Afghanistan currently has the world's largest outbreak of Cutaneous Leishmaniasis with more than 9% of the population (270,000) of Kabul affected. Transmitted through the bite of a sandfly, this disfiguring skin disease causes ulcerous lesions and permanent scarring. Physical, social, and economic consequences of the disease among those affected, their families, and communities are severe. Current control programs consist of both treatment and prevention. A clear understanding of the underlying factors influencing people's treatment-seeking behavior and utilization of prevention methods is critical for program success. However, these factors have not been well established. This article investigates illness recognition and treatment-seeking behavior, beliefs about etiology and transmission of the disease, and views of prevention and protection among the population of Istalif, a district in theKabul Province. The knowledge, attitudes, and preferences of participants in the focus groups highlight barriers to current control efforts, as well as opportunities for behavior change. An intervention strategy is proposed based on the analysis of these factors and includes an attack phase of treatment to reduce the infective human reservoir, lower morbidity, and distribution of Long-Lasting Insecticide Nets to interrupt the transmission cycle. This is followed by a maintenance phase of treatment, vector control, individual protection, health education, promotion, and community mobilization.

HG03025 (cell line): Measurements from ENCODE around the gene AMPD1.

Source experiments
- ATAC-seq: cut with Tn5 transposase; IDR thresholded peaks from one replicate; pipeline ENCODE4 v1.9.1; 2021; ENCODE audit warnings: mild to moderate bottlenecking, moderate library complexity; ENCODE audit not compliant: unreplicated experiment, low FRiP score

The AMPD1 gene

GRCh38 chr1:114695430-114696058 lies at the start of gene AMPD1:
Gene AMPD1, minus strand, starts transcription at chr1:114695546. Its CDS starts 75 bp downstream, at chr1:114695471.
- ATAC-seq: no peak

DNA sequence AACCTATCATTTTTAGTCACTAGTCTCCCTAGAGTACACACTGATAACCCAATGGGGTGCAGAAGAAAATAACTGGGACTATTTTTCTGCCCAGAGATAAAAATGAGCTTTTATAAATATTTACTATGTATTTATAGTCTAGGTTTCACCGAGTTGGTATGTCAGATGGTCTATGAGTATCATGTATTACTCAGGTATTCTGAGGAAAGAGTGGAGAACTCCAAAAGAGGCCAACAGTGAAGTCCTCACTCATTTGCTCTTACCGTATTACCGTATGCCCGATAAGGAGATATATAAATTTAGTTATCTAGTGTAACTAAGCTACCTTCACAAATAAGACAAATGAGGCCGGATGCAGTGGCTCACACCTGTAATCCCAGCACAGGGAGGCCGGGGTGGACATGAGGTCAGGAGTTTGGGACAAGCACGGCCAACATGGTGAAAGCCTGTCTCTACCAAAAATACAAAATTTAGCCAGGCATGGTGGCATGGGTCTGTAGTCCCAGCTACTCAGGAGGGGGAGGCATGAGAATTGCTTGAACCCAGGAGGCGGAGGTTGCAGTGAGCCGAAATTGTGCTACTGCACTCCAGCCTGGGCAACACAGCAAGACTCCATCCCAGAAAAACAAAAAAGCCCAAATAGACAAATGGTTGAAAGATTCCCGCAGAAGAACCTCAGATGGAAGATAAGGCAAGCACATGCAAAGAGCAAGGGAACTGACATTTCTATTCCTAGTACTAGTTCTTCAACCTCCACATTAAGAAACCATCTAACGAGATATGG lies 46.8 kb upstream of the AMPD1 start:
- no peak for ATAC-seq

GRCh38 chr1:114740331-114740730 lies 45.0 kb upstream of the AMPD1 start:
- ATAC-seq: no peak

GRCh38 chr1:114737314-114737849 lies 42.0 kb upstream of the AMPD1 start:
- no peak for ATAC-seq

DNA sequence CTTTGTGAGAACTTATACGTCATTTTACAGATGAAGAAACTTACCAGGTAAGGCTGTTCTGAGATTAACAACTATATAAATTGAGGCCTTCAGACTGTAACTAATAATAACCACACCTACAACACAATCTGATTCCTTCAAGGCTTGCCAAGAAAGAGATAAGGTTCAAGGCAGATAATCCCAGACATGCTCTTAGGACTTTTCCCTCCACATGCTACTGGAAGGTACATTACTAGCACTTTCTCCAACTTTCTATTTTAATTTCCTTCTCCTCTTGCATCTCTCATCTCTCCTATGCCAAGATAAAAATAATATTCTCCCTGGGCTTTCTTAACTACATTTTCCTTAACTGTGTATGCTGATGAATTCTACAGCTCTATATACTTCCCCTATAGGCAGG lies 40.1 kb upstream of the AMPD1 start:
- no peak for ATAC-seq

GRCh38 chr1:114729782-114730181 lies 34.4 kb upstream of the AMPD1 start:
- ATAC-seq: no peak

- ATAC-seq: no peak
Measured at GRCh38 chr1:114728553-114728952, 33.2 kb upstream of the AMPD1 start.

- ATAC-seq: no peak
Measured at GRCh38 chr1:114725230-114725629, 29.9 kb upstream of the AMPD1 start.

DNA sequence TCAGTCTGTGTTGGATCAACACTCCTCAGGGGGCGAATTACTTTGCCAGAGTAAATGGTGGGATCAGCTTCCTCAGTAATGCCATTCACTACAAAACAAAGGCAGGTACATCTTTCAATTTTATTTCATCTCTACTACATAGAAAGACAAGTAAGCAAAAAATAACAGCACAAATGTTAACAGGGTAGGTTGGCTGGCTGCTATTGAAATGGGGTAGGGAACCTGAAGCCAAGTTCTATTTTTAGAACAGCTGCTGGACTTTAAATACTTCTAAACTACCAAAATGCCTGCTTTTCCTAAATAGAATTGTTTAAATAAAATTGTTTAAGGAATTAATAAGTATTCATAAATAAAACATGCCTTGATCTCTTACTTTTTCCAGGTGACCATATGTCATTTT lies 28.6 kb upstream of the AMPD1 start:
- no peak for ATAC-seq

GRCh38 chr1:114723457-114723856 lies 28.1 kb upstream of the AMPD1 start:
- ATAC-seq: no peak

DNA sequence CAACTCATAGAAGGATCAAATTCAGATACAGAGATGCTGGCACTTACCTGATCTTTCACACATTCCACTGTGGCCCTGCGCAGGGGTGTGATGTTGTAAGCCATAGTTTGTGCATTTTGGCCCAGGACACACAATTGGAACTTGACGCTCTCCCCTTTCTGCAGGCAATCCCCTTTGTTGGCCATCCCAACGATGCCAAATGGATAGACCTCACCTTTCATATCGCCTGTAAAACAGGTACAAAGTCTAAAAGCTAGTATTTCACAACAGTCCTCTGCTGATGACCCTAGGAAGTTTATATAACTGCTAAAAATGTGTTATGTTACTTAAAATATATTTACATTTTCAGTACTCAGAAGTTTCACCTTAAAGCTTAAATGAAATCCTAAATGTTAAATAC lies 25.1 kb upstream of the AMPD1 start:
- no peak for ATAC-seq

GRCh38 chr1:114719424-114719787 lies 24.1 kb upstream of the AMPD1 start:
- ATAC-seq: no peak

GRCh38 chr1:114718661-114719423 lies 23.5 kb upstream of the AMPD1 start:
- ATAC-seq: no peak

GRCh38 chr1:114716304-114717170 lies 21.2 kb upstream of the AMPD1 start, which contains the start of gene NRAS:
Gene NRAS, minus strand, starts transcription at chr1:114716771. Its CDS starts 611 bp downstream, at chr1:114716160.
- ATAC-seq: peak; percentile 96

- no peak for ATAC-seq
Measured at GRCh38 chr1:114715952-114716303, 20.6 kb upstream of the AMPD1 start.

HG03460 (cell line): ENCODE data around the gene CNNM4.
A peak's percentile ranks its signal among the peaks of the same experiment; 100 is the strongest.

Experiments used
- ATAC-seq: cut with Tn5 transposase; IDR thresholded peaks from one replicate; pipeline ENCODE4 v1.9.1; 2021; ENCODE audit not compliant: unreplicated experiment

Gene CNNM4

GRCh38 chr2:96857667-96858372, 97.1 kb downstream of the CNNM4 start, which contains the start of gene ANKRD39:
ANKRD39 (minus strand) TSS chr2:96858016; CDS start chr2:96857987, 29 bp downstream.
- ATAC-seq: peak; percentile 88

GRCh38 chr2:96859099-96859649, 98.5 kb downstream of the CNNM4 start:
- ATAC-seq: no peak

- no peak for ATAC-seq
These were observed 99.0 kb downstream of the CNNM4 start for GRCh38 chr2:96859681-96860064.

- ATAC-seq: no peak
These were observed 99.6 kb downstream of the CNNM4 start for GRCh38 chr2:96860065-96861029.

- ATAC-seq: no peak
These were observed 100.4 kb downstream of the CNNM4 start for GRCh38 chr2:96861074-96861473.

|Original language||English (US)|
|Number of pages||20|
|Journal||International quarterly of community health education|
|State||Published - Jan 1 2008|
ASJC Scopus subject areas
- Health(social science)
- Public Health, Environmental and Occupational Health